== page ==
Education is considered the great equalizer. Armed with a good education, a person can achieve anything. In practical terms, an educated person is 3.5 times less likely to be incarcerated than their uneducated peers, making education a significant determining factor in the likelihood to offend and be imprisoned. Opening schools then should, as Victor Hugo once said, close prisons. Right? Not necessarily.
The opening of schools can lower delinquency rates given all other factors being equal. However, all other factors are not equal. Institutional racism continues to send an inordinate number of people of color to prison, regardless of their educational status. Opening schools to reduce incarceration rates only addresses one of the factors leading to imprisonment. Not only does institutional racism decrease the effects of opening schools by lowering the quality and capacity of such schools, but also plays a larger role in the likelihood of imprisonment for people of color than educational attainment.
Even highly educated people of color are at risk of imprisonment regardless of their education status. Institutional racism exists throughout the judicial and prison system from the inequality of racial profiling among police, a lack of representation of black citizens on juries, unequal sentencing and racist algorithms used by judges to determine parole and likeliness to reoffend. Regardless of education, black men are disproportionately imprisoned for crimes for which white men are not: while black men represent 13% of drug users in the United States, they make up 36% of drug arrests and 46% of drug-related incarcerations (1). This discrepancy is often caused by tendencies to stop and question or search black men more often than white men. Thus, black men in public spaces are arrested for possessing drug paraphernalia that would never have been discovered had they not been stopped and searched for looking ‘suspicious’ or ‘furtive’. A person’s education level does not matter as much when racial profiling and other forms of discrimination take place. This is evident in the case of Henry Louis Gates, the black Harvard professor arrested for entering his own home in a nice Cambridge neighborhood on suspicion of breaking and entering in (2).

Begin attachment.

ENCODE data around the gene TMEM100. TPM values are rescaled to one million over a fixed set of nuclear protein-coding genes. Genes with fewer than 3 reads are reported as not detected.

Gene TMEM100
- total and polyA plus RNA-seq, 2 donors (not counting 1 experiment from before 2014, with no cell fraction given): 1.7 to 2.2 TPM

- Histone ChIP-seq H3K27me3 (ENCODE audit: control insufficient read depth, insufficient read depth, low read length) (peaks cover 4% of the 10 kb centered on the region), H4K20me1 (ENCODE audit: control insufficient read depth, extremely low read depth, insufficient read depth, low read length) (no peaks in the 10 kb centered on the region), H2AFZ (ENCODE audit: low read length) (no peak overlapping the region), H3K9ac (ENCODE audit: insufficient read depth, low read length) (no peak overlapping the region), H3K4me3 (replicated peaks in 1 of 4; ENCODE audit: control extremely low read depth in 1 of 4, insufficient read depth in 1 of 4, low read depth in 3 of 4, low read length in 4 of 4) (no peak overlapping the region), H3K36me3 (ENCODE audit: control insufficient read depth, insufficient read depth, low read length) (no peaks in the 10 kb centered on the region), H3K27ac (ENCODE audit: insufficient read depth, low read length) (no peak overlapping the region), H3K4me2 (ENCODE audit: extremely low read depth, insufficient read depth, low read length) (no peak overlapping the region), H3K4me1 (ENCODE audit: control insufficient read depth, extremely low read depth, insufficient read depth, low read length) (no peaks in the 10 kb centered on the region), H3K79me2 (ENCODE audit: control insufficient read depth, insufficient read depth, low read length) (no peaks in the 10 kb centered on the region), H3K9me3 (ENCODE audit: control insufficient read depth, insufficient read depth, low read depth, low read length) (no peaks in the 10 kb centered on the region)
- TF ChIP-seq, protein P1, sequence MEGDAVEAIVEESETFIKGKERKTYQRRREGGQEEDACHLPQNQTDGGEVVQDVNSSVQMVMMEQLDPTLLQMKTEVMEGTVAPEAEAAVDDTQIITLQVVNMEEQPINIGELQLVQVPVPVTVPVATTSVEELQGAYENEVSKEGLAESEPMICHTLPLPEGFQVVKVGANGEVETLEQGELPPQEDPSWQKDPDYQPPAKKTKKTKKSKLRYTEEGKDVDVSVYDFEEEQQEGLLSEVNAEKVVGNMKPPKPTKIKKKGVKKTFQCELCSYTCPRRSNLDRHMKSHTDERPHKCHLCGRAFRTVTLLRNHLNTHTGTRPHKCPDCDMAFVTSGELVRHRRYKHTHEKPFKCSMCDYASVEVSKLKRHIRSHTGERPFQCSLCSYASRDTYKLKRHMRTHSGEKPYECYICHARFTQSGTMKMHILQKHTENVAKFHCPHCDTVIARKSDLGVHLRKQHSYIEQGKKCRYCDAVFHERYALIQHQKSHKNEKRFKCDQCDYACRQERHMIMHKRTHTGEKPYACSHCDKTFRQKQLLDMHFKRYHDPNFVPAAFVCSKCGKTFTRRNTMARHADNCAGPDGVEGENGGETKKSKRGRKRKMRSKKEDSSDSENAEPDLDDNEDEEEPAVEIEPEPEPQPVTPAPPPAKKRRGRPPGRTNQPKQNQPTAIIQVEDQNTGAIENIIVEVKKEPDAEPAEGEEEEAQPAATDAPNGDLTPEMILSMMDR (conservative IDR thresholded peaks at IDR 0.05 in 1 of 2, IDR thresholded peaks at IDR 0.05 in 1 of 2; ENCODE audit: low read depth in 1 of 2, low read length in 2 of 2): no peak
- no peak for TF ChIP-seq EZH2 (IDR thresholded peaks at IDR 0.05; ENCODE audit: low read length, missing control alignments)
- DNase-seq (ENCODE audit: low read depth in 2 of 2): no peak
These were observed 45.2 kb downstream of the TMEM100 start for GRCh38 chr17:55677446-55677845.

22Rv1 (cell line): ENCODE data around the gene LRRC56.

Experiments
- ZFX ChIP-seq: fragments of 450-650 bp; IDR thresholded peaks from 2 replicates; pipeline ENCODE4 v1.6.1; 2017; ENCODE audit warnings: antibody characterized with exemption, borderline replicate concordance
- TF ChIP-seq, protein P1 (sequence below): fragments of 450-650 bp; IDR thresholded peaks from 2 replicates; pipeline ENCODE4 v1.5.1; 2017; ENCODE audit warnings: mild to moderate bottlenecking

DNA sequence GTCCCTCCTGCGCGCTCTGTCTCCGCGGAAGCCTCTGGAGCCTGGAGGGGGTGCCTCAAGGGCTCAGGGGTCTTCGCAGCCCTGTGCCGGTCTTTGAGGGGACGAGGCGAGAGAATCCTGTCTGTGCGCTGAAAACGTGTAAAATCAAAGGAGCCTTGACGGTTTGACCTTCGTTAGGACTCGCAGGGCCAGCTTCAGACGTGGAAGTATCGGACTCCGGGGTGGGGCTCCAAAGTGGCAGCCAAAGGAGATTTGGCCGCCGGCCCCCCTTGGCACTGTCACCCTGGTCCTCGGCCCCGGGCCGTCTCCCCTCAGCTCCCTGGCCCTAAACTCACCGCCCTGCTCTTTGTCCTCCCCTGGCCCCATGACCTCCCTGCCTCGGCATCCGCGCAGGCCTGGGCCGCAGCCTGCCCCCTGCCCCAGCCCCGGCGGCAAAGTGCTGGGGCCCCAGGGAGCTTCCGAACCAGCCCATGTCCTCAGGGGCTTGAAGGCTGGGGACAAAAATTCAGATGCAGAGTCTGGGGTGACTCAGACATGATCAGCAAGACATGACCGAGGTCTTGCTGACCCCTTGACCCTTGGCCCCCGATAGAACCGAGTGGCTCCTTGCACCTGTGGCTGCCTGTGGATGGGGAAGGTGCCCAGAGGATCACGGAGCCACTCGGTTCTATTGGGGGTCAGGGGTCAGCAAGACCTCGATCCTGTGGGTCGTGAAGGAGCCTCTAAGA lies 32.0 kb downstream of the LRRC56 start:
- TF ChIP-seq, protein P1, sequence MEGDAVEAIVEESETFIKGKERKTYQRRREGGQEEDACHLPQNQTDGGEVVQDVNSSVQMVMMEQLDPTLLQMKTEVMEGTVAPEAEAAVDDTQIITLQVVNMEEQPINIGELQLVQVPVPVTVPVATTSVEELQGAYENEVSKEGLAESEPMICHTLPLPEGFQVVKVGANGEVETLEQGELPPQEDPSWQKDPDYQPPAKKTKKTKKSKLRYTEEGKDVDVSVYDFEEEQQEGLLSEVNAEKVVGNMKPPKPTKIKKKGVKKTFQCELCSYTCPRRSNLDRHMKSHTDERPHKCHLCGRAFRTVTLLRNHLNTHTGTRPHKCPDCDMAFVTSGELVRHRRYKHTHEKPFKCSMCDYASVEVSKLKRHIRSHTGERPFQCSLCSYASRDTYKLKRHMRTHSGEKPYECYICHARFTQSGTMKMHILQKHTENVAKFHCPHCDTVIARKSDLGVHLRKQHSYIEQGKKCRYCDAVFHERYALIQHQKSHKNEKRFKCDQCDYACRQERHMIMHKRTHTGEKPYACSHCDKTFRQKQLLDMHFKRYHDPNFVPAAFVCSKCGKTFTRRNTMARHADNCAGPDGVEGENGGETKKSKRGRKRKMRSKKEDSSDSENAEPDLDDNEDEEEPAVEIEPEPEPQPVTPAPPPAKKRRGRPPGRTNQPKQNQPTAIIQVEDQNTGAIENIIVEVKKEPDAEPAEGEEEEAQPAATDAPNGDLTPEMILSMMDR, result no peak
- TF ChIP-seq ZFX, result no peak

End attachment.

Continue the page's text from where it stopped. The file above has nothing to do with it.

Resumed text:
School doors are not opened as wide for people of color. In the United States, for people of color, the educational system fails to offer the same advantages to them as it does to white students. One major factor that decreases the quality of schools that have a predominance of children of color is a lack of funding. The lower funding is both directly and indirectly linked to and perpetuates institutional racism. United States federal policy dictates that funding for public schools come mainly from property tax income. Given histories of redlining, where certain minority groups were excluded from areas by neighborhood covenants and governmental laws, and a history of the government’s failure to fund house ownership among communities of color, the continued dependence on property taxes to fund public schools furthers inequality through education.
Beyond property tax funding, a recent study found that in Pennsylvania schools with larger populations of white students tended to get significantly more funding from the government than schools with many more students of color, despite the fact that these predominately white schools typically received more funding through property taxes (3).
This gap in access to funds is widened further by more recent laws allocating funding based on student performance. Due to a preponderance of factors, children in underfunded schools from poorer families tend to perform less successfully on standardized tests than children from wealthier families and in better funded schools. Children in underfunded schools are disproportionately children of color due, once again, to histories of redlining and homeownership discrimination.
Considering the effects of race on school funding, children of color in poorer schools often do not receive the attention, supplies, and support that they need to succeed in school and obtain an education. Thus, for children of color, the opening of schools often fails to supply the requisite education that prevents imprisonment later in life.
In order to ensure the efficacy of opened school doors to close prison doors, we need to address the institutional structures that underfund schools in poor and minority neighborhoods and disproportionately arrests and imprisons people of color.